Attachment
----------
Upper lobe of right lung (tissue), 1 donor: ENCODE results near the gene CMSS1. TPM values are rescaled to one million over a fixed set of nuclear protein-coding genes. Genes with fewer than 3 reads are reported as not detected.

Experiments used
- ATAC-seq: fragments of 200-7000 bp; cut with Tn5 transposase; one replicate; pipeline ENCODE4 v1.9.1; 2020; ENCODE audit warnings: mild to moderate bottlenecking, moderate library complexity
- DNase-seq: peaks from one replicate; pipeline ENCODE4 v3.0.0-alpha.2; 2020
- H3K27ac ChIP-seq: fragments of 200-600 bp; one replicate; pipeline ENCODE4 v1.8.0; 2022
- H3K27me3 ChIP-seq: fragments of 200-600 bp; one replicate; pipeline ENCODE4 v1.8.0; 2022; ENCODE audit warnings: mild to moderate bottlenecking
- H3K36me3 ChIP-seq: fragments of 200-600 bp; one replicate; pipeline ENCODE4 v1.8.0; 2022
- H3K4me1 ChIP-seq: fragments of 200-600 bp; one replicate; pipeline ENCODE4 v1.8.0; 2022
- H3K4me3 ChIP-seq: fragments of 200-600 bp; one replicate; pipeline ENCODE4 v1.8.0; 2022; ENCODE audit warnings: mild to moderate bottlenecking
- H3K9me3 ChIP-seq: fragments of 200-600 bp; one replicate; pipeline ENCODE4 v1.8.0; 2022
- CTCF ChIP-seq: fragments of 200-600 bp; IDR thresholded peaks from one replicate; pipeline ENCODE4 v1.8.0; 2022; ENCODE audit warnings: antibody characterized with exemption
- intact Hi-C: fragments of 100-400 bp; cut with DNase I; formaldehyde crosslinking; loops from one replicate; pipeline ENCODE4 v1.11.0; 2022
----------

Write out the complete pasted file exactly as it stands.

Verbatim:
Upper lobe of right lung (tissue), 1 donor: ENCODE results near the gene CMSS1. TPM values are rescaled to one million over a fixed set of nuclear protein-coding genes. Genes with fewer than 3 reads are reported as not detected.

Experiments used
- ATAC-seq: fragments of 200-7000 bp; cut with Tn5 transposase; one replicate; pipeline ENCODE4 v1.9.1; 2020; ENCODE audit warnings: mild to moderate bottlenecking, moderate library complexity
- DNase-seq: peaks from one replicate; pipeline ENCODE4 v3.0.0-alpha.2; 2020
- H3K27ac ChIP-seq: fragments of 200-600 bp; one replicate; pipeline ENCODE4 v1.8.0; 2022
- H3K27me3 ChIP-seq: fragments of 200-600 bp; one replicate; pipeline ENCODE4 v1.8.0; 2022; ENCODE audit warnings: mild to moderate bottlenecking
- H3K36me3 ChIP-seq: fragments of 200-600 bp; one replicate; pipeline ENCODE4 v1.8.0; 2022
- H3K4me1 ChIP-seq: fragments of 200-600 bp; one replicate; pipeline ENCODE4 v1.8.0; 2022
- H3K4me3 ChIP-seq: fragments of 200-600 bp; one replicate; pipeline ENCODE4 v1.8.0; 2022; ENCODE audit warnings: mild to moderate bottlenecking
- H3K9me3 ChIP-seq: fragments of 200-600 bp; one replicate; pipeline ENCODE4 v1.8.0; 2022
- CTCF ChIP-seq: fragments of 200-600 bp; IDR thresholded peaks from one replicate; pipeline ENCODE4 v1.8.0; 2022; ENCODE audit warnings: antibody characterized with exemption
- intact Hi-C: fragments of 100-400 bp; cut with DNase I; formaldehyde crosslinking; loops from one replicate; pipeline ENCODE4 v1.11.0; 2022